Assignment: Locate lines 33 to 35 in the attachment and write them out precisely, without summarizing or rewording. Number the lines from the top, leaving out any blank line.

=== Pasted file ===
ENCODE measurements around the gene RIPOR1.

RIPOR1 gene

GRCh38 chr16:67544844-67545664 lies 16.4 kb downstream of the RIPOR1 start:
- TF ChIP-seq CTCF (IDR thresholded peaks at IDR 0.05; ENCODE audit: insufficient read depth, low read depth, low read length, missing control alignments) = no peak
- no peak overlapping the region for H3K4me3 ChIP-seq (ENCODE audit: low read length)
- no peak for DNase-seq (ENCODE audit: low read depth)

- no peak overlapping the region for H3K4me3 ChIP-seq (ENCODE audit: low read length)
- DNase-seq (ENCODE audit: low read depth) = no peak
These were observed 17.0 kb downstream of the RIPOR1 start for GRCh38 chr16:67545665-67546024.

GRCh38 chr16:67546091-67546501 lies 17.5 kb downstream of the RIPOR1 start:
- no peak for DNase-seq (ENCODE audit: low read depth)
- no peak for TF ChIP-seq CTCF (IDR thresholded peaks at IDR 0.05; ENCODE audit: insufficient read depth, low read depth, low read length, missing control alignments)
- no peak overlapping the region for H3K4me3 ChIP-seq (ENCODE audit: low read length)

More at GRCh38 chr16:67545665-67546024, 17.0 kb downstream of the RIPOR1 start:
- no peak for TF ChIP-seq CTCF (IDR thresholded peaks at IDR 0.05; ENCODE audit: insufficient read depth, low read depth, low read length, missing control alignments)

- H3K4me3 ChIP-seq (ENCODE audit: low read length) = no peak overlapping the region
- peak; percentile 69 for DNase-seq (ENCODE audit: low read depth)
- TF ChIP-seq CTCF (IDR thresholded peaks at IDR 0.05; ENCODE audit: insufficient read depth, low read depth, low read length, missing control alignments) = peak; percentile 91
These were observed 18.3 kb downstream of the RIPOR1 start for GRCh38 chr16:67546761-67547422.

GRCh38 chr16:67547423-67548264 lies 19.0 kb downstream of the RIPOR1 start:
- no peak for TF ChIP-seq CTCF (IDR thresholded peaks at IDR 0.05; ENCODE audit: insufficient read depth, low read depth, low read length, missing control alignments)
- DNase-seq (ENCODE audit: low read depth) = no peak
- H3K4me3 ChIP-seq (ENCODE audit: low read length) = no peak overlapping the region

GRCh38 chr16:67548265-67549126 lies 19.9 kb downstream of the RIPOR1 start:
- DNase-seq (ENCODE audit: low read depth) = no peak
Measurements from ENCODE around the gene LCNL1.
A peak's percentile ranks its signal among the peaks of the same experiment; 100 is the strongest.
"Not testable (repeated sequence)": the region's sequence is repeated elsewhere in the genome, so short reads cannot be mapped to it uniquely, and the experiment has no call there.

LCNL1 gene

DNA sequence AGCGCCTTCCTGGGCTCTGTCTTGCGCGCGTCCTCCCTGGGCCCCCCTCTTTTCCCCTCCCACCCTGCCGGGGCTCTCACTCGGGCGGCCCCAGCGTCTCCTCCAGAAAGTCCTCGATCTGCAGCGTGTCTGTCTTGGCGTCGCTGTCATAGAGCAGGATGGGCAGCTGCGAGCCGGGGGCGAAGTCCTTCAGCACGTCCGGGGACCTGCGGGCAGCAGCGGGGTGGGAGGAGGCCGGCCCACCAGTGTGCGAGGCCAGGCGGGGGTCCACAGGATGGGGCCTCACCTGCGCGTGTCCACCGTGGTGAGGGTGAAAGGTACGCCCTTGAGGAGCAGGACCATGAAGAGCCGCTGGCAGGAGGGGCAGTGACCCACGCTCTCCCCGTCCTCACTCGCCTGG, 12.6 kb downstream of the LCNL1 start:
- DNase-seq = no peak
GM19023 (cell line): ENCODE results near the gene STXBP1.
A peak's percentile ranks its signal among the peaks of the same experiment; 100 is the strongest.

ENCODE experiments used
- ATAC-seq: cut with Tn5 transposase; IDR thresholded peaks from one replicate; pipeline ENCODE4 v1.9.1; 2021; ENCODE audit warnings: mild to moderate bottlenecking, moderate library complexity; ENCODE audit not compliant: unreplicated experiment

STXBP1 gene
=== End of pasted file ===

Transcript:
A peak's percentile ranks its signal among the peaks of the same experiment; 100 is the strongest.

ENCODE experiments used
- ATAC-seq: cut with Tn5 transposase; IDR thresholded peaks from one replicate; pipeline ENCODE4 v1.9.1; 2021; ENCODE audit warnings: mild to moderate bottlenecking, moderate library complexity; ENCODE audit not compliant: unreplicated experiment